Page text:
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  • Reaching Their Limit

    Proposed legislation would curtail some events at wine-tasting rooms
  • Don't print those wedding or party invitations just yet if you're hoping to hold the event at a winery in the Oregon countryside.
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    • What the bill would do
      A proposed bill endorsed by the Oregon Winegrowers Association would limit the number of special events at wineries located in exclusive farm-use zones. If passed, the law could be extended to wine...
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      What the bill would do
      A proposed bill endorsed by the Oregon Winegrowers Association would limit the number of special events at wineries located in exclusive farm-use zones. If passed, the law could be extended to wineries in mixed farm-forest zones.

      The bill, meant to prevent event center-like activities on farmland, would:

      Allow a winery to have 18 non-wine marketing event days per year.

      Allow food and wine pairings at permissible activities and special events.

      Allow professional kitchen facilities for food service, subject to local health inspection.

      Clarify that 75 percent of income needs to come from wine sales, not food, souvenirs and rental fees.

      Affirm through a grandfather clause that new regulations do not apply to existing wineries.

      Allow additional meal service for registered guests of authorized bed and breakfasts on winery properties.
  • Don't print those wedding or party invitations just yet if you're hoping to hold the event at a winery in the Oregon countryside.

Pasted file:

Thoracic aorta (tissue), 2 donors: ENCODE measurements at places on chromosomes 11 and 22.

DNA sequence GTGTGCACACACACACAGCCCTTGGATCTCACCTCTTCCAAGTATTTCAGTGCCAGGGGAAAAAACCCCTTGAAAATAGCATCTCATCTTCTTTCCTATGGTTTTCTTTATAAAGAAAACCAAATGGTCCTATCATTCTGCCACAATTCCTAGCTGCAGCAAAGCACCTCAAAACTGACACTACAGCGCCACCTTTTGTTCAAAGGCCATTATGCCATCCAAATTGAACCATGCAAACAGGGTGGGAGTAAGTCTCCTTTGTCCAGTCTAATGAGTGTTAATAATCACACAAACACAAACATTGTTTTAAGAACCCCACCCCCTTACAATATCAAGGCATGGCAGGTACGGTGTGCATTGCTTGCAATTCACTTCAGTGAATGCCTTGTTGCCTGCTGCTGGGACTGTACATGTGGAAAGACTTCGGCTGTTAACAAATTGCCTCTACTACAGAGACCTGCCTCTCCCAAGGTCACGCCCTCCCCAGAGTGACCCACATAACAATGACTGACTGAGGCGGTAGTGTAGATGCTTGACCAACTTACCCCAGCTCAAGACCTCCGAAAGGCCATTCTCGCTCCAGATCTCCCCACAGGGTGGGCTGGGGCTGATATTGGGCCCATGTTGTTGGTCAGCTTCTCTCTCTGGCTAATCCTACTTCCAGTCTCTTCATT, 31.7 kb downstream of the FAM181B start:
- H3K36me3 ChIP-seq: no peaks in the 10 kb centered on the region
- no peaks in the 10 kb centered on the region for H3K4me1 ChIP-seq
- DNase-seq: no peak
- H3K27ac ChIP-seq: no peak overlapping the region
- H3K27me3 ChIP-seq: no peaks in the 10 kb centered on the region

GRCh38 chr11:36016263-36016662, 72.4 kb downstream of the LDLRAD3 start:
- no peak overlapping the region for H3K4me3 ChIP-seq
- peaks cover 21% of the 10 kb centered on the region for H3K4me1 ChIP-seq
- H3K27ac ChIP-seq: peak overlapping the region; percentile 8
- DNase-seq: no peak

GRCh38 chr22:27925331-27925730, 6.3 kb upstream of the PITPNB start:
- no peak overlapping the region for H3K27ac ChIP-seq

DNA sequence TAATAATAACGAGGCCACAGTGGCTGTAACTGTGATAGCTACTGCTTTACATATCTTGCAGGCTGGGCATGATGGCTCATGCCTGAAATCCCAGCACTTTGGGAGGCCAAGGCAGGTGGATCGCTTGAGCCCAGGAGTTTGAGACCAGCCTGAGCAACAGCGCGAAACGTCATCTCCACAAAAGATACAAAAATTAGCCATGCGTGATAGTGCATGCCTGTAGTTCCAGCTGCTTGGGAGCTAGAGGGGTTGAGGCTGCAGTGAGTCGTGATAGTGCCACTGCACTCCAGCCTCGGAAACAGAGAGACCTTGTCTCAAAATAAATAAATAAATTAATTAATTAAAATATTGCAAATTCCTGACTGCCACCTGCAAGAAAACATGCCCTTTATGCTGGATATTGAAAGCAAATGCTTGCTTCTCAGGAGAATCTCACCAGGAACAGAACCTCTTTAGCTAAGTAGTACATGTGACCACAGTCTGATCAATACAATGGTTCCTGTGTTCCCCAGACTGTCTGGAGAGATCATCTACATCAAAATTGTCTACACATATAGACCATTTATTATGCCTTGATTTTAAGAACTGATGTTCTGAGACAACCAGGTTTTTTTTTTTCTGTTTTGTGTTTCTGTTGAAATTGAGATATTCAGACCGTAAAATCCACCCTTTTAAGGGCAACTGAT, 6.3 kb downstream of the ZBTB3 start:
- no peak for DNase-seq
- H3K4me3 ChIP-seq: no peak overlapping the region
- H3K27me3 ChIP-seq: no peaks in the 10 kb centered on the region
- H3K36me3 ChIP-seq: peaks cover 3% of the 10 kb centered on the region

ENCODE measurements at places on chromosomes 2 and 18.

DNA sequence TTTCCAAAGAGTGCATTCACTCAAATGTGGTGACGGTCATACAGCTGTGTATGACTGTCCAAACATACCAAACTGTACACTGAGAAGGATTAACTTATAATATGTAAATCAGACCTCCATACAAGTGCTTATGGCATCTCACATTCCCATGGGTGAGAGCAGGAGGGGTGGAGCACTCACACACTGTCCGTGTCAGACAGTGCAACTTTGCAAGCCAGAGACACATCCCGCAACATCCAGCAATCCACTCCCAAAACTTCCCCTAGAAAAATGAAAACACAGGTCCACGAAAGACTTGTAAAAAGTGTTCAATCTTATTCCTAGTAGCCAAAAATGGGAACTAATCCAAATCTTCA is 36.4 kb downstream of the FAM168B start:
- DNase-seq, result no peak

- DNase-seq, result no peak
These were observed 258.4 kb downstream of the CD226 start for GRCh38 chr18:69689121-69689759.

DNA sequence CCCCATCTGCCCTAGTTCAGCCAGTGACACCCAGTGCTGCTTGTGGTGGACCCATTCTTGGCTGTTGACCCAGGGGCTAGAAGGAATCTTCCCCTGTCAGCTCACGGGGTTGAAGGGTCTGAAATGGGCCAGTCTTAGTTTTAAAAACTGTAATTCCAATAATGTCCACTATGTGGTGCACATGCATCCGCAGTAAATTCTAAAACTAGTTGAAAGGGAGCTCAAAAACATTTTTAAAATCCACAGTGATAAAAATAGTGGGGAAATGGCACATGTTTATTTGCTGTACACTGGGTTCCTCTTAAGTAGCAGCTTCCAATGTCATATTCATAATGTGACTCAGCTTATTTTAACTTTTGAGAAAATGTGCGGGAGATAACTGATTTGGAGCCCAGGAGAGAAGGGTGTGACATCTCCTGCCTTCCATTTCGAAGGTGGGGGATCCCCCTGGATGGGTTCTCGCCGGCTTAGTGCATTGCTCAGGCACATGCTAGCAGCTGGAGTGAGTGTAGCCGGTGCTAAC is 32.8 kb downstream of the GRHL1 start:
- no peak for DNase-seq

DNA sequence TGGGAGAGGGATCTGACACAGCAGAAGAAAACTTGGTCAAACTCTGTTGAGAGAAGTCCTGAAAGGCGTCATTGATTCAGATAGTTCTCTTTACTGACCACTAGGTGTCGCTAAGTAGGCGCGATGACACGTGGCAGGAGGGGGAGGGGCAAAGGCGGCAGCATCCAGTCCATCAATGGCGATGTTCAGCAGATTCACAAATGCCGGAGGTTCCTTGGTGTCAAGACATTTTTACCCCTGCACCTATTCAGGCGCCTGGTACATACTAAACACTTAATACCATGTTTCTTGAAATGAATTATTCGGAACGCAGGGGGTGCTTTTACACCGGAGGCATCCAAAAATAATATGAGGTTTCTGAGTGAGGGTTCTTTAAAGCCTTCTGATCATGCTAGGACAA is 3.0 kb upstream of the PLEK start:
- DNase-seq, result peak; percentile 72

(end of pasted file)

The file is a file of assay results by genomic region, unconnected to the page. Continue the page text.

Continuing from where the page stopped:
A bill that would limit the number of non-wine events on farmland passed the state Senate last month and is now awaiting a vote in the House.
    The bill, SB 841, was initiated at the request of the Oregon Winegrowers Association and farmers who are concerned that vineyards are being turned into event centers instead of tasting rooms where activities are focused on selling wine made from grapes grown on the property.
    If signed into law, the bill would limit a new tasting room on exclusive farm-use land to 18 weddings, concerts and facility rentals a year.
    New wineries could request conditional use permits to have more non-wine events.
    The regulations would not apply to legally established, ongoing activities at existing wineries.
    Proposed restrictions are tighter in the Willamette Valley, where the majority of the state's 400 wineries are located.
    Most Northern Oregon wineries operate on smaller tracts than in Southern Oregon, leading to higher density and traffic.
    If the bill becomes law as stated, the first six event days at Willamette Valley wineries are allowed with an administrative license.
    But the next 12 event days would need to be approved after the owner files a land-use permit. Neighbors or nearby wineries could appeal the decision.
    The bill hopes to balance the pull to protect farmland with wineries' push to make money, says Michael Donovan of the Oregon Wine Board and the Oregon Winegrowers Association.
    "Wineries need to have the right tools to be successful, but we should be farming grapes," he says, "that's why we were given the rights to operate a winery on ag land."
    Tasting rooms would have no limits on the number of wine-related or wine-marketing activities.
    These would include wine tastings, wine-club gatherings, winemaker meals, winery and vineyard tours, staff events and open houses, and business meetings with suppliers, distributors, wholesale customers and wine industry members.